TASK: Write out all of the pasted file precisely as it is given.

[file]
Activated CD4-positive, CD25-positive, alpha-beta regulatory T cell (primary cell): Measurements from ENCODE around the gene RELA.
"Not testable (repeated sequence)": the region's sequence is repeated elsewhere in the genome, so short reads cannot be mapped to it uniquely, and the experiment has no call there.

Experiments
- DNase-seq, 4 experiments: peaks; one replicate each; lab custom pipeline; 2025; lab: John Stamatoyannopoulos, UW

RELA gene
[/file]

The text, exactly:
Activated CD4-positive, CD25-positive, alpha-beta regulatory T cell (primary cell): Measurements from ENCODE around the gene RELA.
"Not testable (repeated sequence)": the region's sequence is repeated elsewhere in the genome, so short reads cannot be mapped to it uniquely, and the experiment has no call there.

Experiments
- DNase-seq, 4 experiments: peaks; one replicate each; lab custom pipeline; 2025; lab: John Stamatoyannopoulos, UW

RELA gene